The scene is Calgary, mid-winter 1981-82.
Still awash in Flames fever, the entire sixth-grade is deep into hockey cards. It may be that my entire perception of how cards used to be collected is shaped by what could have simply been the historic anomaly of a team actually moving INTO Canada. At any rate, we all collected them. Scrambles, need-'im, got-'im, this was the rhythm of our days.
For whatever reason, a lot of us were into the older cards. I don't know whether it was because we were all so new and had so little sense of what had come before, but there was a real sense of 'cool' in anything that predated the Flames. It didn't matter whether we'd ever heard of the guy. If it said 1970s, we wanted it.
There was the kid from Iceland who somehow had a bunch of 1975-76 Flyers that had been glued into a scrapbook and still had paper residue on the back. I scored maybe 5 of those. (He also had wooden lego, which I have never seen since and is supposedly absurdly expensive now.) There was the guy with Pete Laframboise of the California Golden Seals (I eventually got that, as well, spawning a lifelong fascination with that team that I'll post about later.)
And then there was Lisa, who spawned a furor by announcing that her father had given her a card from - wait for it - 1971. That was almost as old as we were. That's freaking ANCIENT!!! This card would be traded to the highest bidder.
Not willing to be outdone, I got to Lisa in music class and asked her to set her price. It was steep.
"I want ALL your doubles."
Whoa. That set me back for about half a second before I agreed. What a coup. NOBODY would be able to compete with that one.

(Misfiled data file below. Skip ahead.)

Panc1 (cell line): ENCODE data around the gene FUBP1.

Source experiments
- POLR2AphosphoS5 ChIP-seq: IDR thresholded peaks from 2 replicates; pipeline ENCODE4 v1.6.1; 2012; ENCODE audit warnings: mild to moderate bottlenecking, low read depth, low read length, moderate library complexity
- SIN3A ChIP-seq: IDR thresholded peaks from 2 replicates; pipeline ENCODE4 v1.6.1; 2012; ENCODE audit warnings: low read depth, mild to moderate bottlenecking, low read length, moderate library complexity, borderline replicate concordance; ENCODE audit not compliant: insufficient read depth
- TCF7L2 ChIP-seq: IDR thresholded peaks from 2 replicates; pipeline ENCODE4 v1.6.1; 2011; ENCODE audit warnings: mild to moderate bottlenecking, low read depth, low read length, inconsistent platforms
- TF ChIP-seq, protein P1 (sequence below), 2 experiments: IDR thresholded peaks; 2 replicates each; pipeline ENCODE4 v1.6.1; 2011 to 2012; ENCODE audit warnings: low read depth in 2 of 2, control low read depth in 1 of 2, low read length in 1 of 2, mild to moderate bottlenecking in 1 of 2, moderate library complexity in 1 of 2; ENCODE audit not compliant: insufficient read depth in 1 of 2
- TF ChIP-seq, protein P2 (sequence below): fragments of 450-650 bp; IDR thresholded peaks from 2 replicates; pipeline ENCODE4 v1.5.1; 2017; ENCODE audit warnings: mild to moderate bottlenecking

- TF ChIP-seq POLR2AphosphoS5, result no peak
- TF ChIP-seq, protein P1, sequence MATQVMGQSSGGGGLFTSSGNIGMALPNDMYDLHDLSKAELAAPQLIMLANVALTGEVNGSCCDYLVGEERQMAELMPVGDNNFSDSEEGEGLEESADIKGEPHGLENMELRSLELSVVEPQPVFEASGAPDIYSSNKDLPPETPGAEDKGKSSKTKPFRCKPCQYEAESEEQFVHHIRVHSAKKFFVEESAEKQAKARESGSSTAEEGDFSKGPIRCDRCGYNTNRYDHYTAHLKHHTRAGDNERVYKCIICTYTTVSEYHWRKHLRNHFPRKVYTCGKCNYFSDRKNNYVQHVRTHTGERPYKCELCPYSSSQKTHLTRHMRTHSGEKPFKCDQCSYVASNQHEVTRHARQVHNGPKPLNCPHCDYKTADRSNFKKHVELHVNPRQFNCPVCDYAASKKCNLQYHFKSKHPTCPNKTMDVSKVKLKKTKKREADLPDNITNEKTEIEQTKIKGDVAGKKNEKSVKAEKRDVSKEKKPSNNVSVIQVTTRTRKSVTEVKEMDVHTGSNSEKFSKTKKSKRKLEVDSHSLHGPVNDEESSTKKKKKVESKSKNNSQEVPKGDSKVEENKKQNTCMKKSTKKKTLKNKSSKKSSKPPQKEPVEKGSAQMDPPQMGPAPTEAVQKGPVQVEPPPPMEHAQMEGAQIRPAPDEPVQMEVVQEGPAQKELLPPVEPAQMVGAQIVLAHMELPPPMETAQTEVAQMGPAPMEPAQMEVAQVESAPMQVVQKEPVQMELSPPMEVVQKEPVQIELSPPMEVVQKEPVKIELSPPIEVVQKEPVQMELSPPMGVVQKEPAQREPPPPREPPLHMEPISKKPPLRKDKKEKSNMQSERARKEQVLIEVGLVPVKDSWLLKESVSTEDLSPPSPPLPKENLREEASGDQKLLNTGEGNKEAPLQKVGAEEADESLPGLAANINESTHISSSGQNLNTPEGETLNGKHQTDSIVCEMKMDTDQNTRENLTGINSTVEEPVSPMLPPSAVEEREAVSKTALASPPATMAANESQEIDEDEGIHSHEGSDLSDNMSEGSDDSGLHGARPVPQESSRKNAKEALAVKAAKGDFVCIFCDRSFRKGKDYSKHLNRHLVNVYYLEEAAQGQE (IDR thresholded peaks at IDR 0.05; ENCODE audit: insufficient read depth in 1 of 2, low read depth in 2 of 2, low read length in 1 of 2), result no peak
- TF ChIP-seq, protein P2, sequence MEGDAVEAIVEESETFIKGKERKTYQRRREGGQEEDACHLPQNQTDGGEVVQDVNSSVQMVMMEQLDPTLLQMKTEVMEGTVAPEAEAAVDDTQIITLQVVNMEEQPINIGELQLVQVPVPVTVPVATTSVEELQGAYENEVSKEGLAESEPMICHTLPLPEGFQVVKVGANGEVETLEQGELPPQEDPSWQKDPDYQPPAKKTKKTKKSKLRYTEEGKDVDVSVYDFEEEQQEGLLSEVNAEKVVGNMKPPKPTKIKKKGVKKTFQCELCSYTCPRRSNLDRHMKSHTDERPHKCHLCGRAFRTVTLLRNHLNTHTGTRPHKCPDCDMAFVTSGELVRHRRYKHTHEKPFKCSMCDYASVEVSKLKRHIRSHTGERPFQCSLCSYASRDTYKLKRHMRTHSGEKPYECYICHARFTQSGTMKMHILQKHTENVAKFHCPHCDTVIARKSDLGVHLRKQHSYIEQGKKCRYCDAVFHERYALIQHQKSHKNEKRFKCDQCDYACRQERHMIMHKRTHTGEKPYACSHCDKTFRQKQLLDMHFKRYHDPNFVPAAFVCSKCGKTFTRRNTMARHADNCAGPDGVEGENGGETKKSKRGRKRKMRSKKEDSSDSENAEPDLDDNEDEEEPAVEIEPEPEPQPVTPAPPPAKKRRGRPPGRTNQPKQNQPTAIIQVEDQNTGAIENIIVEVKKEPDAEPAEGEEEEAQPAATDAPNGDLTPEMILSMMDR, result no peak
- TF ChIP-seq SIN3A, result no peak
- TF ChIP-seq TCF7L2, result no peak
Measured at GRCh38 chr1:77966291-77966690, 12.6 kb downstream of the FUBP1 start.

Got home and told my folks what we'd agreed to. They said it was nuts, and talked me into giving up only my triples. Not liking the size of that stack, I did what any good Calgary boy would do - I topped it up by throwing in ALL my Oilers. Sure, it was a dirty trick, since nobody in their right mind wanted Edmonton, but it made for a better pile. At the end of the day, this was a 135-for-one trade.
She was happy. I was happy. I had my prize.
Now, I was thinking the other day that none of us would have known Brian Campbell from Glen Campbell, but that's not really true. We'd all have known Glen Campbell. Sad, but true. (From the moment that I had that thought, though, "Rhinestone Cowboy" has been stuck in my head. It is there right now. It is not pleasant.)
Now, with the passage of time and the arrival of such things as price guides, I look back at those 135 cards and I know they included the following: second and third-year Gretzkys, Messier rookies, Coffey, Kurri and Anderson rookies, Moog rookies, you name it. I figure there's a good thousand dollars or more in that pile.
Bryan Campbell might net two bucks. He's a little shy of ex-mint, I'd say, and commons from that set book at four dollars in nearmint condition.
But I had the coolest card in school, and you can't put a price on that.